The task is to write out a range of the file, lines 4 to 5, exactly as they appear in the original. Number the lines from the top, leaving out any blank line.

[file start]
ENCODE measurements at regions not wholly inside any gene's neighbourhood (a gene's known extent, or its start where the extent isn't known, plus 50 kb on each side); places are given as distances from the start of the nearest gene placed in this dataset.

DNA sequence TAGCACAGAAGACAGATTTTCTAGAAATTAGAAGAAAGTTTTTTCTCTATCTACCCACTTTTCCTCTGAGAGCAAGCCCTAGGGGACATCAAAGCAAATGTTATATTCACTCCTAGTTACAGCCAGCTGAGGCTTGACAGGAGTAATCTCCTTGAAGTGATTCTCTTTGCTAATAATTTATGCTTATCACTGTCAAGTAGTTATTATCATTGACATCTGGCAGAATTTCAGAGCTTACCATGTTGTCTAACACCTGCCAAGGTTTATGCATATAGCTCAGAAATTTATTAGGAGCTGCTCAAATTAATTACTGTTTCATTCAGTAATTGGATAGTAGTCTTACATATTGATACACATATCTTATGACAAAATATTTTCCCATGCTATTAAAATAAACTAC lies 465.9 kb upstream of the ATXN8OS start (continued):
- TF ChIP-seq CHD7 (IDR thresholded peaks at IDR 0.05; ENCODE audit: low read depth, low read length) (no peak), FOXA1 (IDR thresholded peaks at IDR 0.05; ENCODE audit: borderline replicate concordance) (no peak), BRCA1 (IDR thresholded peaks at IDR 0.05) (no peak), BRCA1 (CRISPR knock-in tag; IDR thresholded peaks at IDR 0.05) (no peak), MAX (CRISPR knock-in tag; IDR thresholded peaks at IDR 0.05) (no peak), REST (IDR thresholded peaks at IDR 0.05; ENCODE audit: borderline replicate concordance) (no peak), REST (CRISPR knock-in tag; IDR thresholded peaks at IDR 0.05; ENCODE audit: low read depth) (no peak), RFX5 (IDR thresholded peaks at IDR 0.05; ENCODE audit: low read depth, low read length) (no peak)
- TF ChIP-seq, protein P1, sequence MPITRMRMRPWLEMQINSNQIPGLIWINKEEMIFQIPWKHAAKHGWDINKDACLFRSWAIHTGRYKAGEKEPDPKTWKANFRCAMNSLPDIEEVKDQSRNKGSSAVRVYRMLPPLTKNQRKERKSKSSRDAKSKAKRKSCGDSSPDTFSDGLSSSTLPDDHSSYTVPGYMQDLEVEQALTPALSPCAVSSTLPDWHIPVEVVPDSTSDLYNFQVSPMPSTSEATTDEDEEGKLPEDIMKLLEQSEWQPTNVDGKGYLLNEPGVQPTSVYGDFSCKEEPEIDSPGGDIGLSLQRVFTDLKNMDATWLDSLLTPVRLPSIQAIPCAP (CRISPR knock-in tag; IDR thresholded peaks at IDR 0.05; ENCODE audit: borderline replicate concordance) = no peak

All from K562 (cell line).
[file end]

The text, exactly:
- TF ChIP-seq, protein P1, sequence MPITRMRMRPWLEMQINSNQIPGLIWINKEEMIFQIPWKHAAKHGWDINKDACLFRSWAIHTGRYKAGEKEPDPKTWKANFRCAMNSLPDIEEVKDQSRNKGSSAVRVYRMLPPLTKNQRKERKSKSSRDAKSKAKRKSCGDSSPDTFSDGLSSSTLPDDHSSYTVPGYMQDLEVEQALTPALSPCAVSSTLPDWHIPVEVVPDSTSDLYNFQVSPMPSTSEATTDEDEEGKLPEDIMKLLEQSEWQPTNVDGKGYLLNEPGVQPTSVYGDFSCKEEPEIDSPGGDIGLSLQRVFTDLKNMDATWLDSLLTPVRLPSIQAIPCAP (CRISPR knock-in tag; IDR thresholded peaks at IDR 0.05; ENCODE audit: borderline replicate concordance) = no peak

All from K562 (cell line).